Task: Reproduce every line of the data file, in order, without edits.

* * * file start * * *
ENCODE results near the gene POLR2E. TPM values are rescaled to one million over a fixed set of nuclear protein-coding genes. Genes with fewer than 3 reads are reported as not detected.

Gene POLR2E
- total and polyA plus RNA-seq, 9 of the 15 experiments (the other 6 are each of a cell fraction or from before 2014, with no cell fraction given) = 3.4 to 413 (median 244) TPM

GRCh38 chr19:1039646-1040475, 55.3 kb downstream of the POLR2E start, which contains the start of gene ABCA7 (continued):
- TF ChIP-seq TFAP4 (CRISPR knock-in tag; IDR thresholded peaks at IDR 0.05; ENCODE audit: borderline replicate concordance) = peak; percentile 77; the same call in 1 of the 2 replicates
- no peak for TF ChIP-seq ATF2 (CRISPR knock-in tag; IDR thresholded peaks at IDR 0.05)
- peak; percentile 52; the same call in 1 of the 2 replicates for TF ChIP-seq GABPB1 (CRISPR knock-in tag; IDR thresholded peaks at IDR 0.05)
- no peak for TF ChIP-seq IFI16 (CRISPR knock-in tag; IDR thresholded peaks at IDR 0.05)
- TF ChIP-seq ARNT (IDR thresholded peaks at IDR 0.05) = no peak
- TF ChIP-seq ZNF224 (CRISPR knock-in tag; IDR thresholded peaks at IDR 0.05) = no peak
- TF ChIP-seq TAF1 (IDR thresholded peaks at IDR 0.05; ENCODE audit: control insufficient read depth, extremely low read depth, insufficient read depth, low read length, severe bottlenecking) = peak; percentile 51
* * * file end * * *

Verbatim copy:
ENCODE results near the gene POLR2E. TPM values are rescaled to one million over a fixed set of nuclear protein-coding genes. Genes with fewer than 3 reads are reported as not detected.

Gene POLR2E
- total and polyA plus RNA-seq, 9 of the 15 experiments (the other 6 are each of a cell fraction or from before 2014, with no cell fraction given) = 3.4 to 413 (median 244) TPM

GRCh38 chr19:1039646-1040475, 55.3 kb downstream of the POLR2E start, which contains the start of gene ABCA7 (continued):
- TF ChIP-seq TFAP4 (CRISPR knock-in tag; IDR thresholded peaks at IDR 0.05; ENCODE audit: borderline replicate concordance) = peak; percentile 77; the same call in 1 of the 2 replicates
- no peak for TF ChIP-seq ATF2 (CRISPR knock-in tag; IDR thresholded peaks at IDR 0.05)
- peak; percentile 52; the same call in 1 of the 2 replicates for TF ChIP-seq GABPB1 (CRISPR knock-in tag; IDR thresholded peaks at IDR 0.05)
- no peak for TF ChIP-seq IFI16 (CRISPR knock-in tag; IDR thresholded peaks at IDR 0.05)
- TF ChIP-seq ARNT (IDR thresholded peaks at IDR 0.05) = no peak
- TF ChIP-seq ZNF224 (CRISPR knock-in tag; IDR thresholded peaks at IDR 0.05) = no peak
- TF ChIP-seq TAF1 (IDR thresholded peaks at IDR 0.05; ENCODE audit: control insufficient read depth, extremely low read depth, insufficient read depth, low read length, severe bottlenecking) = peak; percentile 51